Hole-in-the-Rock

The men were divided into five work groups: one to work at the crevice, one to build a road from the crevice to the river, one to build the ferry, one to cross the river and work on the Cottonwood Gulch road and another small group to herd the horses and cattle. With two blacksmith forges at the rim camp, the blacksmiths kept the tools sharp for drilling into the solid rock. Standing in half-cut barrels, the workers were lowered with ropes over the rim. Dangling in midair, they drilled holes in the cliff and filled them with blasting powder. In areas of sandstone, the holes were filled with water, and when the water froze, chunks of rock broke off. Not far below the first vertical drop of forty feet was another shear wall of fifty feet. Below this drop, the workers tacked a road to the cliff wall. This section of road was called Uncle Benís Dugway for the Welch miner, Benjamin Perkins. A narrow ledge for the inside wagon wheels was chiseled out along the wall. Below this narrow ledge, workers drilled holes every foot and a half parallel and about five feet below the ledge. The holes were two and a half inches in diameter and about ten inches deep. Cedar stakes from Kaiparowits Plateau were pounded into holes. Covered with logs and brush then rocks and gravel, the stakes provided the support for a wagon road; with only picks and shovels, the work was slow and tedious. Afraid of the deep dark crevice, the wagon teams had to be forced into the slotóthe first team down was a pair horses blinded by pinkeye. With the back wheels locked and up to twenty men and boys holding back with long ropes, the first wagon started down on the twenty-sixth of January. Jens Nielson's son-in-law, Kumen Jones is generally credited with driving the first wagon down. In his journal, Milton Dailey describes going down the Hole-in-the-Rock road: The first 40 feet down, the wagon stood so straight in the air it was no desirable place to ride. The channel was so narrow the barrels had to be removed from the sides of the wagon to let it pass through. Twenty-six wagons went down the first day. As the wagons went down the steep slope dirt and gravel was scraped off the road. David Miller claimed a chain tied around the blocked rear wheels dug in the ground. (Lee Reay claimed this was tried, but discontinued, the chain drug off to much dirt.) In places, the roadbed became like a toboggan run. On the steepest slopes, horses fell and were dragged, or pushed, but none of the horses were seriously injured. When Stanford Smith went back after his wagon, no one noticed him leave. He reached the top of the gorge alone. Smith left his children on the rim and drove the last wagon down with his wife and one horse tied on backwards to help hold back the wagon. His wife and the horse were dragged down the chute for about one hundred and fifty feet. Other than scrapes and bruises neither his wife nor the horse was seriously hurt. In small bunches, the cattle and horses were forced into the steep narrow Hole-in-the-Rock road crevice. One rider reported crossing the river twenty times before all of the cattle, oxen, and horses were swam across the river.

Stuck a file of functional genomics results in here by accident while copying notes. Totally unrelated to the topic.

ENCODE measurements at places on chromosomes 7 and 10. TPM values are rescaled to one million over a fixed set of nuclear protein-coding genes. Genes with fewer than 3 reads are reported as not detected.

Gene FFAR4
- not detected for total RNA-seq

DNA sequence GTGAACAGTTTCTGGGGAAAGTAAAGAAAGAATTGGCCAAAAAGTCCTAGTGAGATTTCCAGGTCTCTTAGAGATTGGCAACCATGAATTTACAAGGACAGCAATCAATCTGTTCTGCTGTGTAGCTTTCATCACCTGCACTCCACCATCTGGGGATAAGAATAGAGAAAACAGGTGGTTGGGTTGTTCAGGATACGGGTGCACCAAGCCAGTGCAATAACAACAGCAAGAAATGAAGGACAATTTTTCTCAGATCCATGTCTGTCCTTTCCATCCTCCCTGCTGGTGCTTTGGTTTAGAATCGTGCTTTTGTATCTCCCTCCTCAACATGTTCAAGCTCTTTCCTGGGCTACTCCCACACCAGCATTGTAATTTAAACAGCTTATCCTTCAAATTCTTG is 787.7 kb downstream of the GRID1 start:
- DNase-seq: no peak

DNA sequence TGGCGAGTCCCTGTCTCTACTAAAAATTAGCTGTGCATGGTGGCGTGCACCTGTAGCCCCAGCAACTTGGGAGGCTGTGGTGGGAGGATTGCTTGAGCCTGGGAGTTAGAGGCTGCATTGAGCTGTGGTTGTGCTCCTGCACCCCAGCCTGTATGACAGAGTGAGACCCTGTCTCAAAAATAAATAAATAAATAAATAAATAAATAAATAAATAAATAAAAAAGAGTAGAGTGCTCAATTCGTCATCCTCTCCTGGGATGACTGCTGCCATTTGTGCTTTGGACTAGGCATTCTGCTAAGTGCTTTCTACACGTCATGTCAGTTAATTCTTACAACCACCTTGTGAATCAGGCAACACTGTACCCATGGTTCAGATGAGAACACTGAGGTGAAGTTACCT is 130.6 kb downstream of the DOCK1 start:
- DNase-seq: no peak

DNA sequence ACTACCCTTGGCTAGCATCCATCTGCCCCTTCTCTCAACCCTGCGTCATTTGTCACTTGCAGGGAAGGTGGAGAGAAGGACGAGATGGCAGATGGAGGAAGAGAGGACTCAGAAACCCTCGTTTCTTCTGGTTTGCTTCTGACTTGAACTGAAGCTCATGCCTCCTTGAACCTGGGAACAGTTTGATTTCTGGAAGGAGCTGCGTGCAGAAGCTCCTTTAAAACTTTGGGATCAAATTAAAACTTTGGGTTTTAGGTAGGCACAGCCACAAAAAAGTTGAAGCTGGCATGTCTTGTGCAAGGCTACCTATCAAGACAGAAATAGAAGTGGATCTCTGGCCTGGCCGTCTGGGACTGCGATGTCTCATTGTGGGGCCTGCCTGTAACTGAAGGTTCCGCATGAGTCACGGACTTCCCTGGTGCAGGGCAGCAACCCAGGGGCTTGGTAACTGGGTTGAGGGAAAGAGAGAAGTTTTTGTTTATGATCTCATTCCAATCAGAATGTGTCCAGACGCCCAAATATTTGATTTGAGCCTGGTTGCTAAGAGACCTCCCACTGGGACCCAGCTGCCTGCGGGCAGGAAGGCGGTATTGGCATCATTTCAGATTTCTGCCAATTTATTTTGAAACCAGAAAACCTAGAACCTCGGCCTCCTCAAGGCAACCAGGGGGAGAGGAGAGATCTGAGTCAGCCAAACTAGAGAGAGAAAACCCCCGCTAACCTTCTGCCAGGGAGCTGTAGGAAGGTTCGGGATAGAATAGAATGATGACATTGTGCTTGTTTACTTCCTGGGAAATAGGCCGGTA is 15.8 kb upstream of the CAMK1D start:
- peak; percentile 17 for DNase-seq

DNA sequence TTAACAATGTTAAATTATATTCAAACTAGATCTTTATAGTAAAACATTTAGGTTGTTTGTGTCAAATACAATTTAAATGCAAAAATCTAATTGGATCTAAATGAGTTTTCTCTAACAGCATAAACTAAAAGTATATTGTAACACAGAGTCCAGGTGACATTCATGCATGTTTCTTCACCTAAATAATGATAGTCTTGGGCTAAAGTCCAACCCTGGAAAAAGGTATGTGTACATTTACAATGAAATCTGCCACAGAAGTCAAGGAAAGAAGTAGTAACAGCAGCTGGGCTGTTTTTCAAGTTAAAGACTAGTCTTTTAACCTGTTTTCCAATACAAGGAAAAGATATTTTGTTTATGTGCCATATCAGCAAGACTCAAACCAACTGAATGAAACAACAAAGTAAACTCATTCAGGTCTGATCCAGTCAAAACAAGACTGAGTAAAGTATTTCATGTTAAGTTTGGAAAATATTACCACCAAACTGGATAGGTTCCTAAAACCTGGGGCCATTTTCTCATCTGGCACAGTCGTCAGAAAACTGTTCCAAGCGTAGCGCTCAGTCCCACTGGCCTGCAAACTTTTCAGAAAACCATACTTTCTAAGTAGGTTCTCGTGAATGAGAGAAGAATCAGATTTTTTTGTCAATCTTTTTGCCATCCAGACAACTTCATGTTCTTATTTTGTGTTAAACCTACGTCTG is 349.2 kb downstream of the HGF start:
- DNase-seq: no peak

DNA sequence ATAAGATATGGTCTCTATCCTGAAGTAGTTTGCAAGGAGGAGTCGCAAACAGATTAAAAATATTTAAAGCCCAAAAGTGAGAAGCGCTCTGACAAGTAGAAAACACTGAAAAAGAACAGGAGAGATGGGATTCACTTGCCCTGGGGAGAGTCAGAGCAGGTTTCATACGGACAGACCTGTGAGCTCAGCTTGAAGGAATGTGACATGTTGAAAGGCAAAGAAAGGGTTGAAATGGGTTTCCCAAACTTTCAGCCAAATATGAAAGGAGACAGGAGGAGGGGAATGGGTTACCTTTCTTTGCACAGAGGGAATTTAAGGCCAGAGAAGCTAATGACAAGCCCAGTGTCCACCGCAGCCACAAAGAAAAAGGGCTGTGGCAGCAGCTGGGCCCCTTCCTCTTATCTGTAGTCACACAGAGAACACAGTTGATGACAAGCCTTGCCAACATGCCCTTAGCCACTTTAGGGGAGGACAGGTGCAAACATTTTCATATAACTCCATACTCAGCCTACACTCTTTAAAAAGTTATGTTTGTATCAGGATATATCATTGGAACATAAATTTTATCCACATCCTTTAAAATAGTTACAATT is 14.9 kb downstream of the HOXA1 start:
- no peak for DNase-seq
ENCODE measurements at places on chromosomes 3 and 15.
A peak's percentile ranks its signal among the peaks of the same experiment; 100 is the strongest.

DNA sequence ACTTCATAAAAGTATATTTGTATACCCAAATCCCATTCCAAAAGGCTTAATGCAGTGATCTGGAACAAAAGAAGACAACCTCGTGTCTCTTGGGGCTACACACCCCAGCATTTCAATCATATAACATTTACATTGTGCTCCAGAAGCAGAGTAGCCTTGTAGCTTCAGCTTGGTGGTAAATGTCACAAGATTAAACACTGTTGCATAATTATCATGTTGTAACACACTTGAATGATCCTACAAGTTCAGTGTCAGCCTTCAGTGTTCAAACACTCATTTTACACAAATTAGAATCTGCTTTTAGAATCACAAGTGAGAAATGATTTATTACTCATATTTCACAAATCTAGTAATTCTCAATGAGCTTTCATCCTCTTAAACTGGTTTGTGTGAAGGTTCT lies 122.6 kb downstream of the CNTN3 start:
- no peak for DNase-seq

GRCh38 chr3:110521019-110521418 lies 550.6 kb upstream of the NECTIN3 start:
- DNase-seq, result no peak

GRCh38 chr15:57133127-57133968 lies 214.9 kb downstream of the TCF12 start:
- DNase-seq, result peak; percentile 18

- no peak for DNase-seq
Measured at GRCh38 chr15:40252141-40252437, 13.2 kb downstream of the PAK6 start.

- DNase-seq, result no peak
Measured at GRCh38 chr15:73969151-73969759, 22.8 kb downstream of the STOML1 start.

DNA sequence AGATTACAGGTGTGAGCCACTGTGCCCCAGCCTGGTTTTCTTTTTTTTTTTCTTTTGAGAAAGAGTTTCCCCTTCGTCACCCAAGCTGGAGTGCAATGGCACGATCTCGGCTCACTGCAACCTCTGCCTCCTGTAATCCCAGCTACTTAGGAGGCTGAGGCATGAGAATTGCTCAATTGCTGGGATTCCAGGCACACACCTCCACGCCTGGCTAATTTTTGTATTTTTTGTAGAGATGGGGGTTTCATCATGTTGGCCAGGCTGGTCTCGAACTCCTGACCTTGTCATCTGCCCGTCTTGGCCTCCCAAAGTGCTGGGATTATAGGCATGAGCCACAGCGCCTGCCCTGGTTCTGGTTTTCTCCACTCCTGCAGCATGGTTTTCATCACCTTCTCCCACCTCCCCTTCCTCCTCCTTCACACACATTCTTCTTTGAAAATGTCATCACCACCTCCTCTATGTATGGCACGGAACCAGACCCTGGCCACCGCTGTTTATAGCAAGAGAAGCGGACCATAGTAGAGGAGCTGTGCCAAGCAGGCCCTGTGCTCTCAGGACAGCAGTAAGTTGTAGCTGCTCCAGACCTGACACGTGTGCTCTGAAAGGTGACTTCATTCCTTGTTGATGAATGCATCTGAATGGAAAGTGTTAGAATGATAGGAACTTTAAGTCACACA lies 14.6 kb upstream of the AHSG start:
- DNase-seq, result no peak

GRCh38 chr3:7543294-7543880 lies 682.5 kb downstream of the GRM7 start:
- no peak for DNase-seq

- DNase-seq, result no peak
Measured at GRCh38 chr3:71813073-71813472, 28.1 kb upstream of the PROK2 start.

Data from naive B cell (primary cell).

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Hole-in-Rock Road
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Google Earth view of the final few miles to Hole-in-the-Rock
Lake Powell
Looking up one of the drops
Looking up one of the drops
There is a boat down there
Looking down after dropping a few hundred feet
Hole-in-the-Rock from the top
Hole-in-the-Rock from the top
At the top parking area